Potato Tuber Production in Response to Reflected Light from Different Colored Mulches
- Terry A. Mantheny ,
- Patrick G. Hunt and
- Michael J. Kasperbauer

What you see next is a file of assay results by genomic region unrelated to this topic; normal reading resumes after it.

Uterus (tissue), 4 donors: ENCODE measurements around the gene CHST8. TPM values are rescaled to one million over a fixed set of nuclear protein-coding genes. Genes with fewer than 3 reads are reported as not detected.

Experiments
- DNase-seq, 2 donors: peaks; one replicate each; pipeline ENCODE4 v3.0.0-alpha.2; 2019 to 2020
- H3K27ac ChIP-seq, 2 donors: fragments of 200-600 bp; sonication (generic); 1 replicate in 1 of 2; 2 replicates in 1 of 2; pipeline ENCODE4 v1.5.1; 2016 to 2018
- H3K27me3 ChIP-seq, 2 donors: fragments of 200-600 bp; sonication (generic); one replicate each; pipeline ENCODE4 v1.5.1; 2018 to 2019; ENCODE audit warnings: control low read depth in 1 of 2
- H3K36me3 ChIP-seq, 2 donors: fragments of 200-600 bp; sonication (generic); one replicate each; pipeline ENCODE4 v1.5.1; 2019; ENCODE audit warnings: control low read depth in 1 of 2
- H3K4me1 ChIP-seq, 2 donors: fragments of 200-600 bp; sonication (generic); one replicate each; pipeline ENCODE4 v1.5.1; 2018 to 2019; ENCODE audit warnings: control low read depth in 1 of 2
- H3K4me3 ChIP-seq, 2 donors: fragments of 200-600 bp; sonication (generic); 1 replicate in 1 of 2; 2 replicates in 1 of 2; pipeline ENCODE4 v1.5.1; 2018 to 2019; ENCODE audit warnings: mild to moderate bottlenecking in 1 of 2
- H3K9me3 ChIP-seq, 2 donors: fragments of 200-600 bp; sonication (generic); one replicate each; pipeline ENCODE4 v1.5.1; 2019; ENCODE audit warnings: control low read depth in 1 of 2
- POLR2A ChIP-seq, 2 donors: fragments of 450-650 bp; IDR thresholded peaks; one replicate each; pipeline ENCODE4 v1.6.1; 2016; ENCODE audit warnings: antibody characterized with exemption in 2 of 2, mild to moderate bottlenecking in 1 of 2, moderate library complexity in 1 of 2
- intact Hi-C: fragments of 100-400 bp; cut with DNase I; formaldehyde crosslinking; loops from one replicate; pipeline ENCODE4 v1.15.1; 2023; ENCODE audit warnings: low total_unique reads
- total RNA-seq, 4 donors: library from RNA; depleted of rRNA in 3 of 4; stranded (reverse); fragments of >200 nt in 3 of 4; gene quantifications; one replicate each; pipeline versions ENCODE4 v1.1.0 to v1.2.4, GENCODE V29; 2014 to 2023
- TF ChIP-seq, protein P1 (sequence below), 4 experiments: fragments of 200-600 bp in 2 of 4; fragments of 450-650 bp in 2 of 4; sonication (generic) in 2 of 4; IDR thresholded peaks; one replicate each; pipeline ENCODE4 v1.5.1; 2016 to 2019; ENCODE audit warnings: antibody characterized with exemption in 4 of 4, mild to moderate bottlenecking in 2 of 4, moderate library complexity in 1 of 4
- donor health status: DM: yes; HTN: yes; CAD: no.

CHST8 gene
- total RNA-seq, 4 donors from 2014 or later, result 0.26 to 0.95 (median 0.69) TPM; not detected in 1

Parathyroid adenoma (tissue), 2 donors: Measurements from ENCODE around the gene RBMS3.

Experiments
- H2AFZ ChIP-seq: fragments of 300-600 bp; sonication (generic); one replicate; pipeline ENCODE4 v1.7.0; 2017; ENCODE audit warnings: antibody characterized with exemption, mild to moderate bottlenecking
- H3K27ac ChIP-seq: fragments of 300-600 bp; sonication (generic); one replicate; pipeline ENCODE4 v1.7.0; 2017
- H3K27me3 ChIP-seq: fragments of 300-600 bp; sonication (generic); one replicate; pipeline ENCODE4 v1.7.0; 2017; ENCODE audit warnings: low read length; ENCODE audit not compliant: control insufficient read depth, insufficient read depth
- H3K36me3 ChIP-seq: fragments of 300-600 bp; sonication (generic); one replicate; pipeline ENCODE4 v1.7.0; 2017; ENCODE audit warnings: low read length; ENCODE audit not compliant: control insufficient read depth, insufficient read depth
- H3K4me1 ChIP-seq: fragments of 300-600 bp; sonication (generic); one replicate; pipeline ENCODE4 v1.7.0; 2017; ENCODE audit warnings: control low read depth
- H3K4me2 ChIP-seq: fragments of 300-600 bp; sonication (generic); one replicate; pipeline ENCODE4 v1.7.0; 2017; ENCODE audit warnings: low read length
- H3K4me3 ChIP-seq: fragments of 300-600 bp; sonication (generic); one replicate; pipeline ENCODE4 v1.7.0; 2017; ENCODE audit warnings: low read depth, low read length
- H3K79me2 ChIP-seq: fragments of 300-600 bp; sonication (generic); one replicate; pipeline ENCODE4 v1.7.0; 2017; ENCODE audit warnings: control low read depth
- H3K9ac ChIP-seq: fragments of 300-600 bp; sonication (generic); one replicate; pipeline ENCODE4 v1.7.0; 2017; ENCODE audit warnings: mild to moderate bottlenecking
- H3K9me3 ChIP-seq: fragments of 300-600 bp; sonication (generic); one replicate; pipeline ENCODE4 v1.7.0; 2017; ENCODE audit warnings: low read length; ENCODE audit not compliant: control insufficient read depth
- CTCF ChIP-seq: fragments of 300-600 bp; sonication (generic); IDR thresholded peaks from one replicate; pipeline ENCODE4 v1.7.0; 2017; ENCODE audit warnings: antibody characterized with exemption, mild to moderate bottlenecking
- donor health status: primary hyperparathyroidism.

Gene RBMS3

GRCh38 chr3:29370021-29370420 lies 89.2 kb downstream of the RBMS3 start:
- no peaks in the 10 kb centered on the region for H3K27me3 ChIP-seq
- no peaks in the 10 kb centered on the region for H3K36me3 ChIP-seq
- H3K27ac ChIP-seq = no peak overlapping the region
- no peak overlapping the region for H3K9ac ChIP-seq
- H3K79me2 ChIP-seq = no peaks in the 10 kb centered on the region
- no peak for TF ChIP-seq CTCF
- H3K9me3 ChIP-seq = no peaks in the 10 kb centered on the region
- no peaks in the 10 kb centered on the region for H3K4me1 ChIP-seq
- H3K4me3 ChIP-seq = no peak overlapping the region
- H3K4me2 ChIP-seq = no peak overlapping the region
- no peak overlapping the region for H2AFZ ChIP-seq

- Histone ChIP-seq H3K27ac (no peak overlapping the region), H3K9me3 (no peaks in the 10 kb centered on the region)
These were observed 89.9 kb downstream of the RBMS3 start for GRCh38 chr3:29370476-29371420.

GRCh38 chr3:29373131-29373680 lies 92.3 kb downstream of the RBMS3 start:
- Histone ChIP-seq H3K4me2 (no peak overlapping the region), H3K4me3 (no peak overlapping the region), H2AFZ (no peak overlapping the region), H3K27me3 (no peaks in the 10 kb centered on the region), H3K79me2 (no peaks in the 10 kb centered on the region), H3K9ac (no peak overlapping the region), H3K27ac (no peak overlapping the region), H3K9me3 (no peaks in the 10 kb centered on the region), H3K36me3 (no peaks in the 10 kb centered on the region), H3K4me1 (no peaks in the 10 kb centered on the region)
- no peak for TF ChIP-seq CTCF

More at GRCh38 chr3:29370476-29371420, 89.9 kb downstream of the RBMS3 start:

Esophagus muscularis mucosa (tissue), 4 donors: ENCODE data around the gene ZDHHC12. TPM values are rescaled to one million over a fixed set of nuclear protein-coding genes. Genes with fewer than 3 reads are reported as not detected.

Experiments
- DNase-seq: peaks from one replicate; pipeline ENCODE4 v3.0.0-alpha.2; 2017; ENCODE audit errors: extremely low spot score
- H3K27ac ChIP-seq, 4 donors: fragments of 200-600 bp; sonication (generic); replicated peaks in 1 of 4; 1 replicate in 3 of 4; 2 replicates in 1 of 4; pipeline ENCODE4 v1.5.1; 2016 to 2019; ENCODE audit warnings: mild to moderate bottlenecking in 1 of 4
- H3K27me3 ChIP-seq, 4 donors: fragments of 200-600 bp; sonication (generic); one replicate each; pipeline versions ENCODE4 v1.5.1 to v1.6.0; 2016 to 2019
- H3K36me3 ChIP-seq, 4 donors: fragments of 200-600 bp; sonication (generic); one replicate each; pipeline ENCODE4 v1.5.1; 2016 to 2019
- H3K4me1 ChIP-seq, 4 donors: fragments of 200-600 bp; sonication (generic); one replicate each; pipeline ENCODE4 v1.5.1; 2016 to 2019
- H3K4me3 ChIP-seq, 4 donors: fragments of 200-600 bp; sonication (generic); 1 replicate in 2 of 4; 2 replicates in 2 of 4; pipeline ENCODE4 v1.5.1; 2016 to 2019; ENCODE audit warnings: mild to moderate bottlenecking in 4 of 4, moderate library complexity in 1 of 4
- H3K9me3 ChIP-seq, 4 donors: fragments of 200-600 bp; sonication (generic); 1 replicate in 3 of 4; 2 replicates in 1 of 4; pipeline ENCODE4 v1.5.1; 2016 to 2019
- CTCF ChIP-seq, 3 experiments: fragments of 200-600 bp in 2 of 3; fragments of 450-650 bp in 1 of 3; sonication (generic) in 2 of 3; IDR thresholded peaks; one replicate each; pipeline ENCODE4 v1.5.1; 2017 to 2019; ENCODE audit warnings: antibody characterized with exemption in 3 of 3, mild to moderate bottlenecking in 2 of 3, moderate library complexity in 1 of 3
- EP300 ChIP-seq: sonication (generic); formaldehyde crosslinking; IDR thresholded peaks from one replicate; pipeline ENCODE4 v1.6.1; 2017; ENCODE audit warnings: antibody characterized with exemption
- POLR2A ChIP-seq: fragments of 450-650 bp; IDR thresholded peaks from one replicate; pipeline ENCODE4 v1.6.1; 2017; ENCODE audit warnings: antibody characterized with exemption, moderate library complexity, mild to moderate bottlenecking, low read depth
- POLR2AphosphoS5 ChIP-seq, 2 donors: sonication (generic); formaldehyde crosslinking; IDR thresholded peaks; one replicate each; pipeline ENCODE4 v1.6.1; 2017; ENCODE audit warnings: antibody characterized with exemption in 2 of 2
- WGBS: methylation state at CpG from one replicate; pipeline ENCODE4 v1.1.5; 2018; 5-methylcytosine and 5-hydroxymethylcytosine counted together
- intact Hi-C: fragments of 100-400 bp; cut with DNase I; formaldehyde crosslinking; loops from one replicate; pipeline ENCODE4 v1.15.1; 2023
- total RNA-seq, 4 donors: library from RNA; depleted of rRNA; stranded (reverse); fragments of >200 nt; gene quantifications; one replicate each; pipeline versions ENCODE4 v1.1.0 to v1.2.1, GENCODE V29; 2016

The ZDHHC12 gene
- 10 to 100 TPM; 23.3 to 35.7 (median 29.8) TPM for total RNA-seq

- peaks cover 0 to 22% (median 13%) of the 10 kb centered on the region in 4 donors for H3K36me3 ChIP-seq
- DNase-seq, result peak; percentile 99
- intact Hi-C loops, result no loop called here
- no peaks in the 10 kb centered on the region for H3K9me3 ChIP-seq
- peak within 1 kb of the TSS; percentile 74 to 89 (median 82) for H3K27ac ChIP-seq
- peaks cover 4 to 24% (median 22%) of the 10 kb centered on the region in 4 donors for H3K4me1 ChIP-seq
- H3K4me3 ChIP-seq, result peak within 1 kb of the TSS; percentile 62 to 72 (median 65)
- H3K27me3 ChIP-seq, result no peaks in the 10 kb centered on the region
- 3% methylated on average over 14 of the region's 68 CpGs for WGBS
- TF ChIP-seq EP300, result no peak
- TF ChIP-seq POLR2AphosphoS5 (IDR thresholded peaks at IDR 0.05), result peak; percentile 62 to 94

Colored mulches can affect the spectral balance (quality) and quantity of canopy light, which influences plant developmental patterns. Field studies were conducted to evaluate the influence of light reflected from different colored mulches on potato (Solanum tuberosum L.) tuber production. Potato plants (‘Atlantic’, ‘Kennebec’, ‘Red Pontiac’, and ‘Superior’) were grown in field plots covered with straw mulch that had been painted white, red, pale blue, or in alternating 5-cm stripes of blue and orange to provide a range of reflected light spectra. An unpainted straw mulch treatment and a no-mulch control were also used. Far-red to red (FR/R) ratio and percentage of photosynthetically active radiation (PAR) reflected from the different colored mulches relative to incoming sunlight ranged from 0.82 to 1.29 and from 12 to 46%, respectively. Plants receiving reflected light from the white, pale blue, and striped straw mulches produced > 15% more marketable tubers than the no-mulch control plants. Red and unpainted straw mulches produced plants that had yields similar to the so-much control. Similarities in yield and spectral pattern between the unpainted straw mulch and the no-mulch control indicated that yield increases associated with painted straw mulches were due to alteration in the quality and/or quantity of light reflected from them. It was concluded that potato tuber production can be influenced by colored straw mulches.
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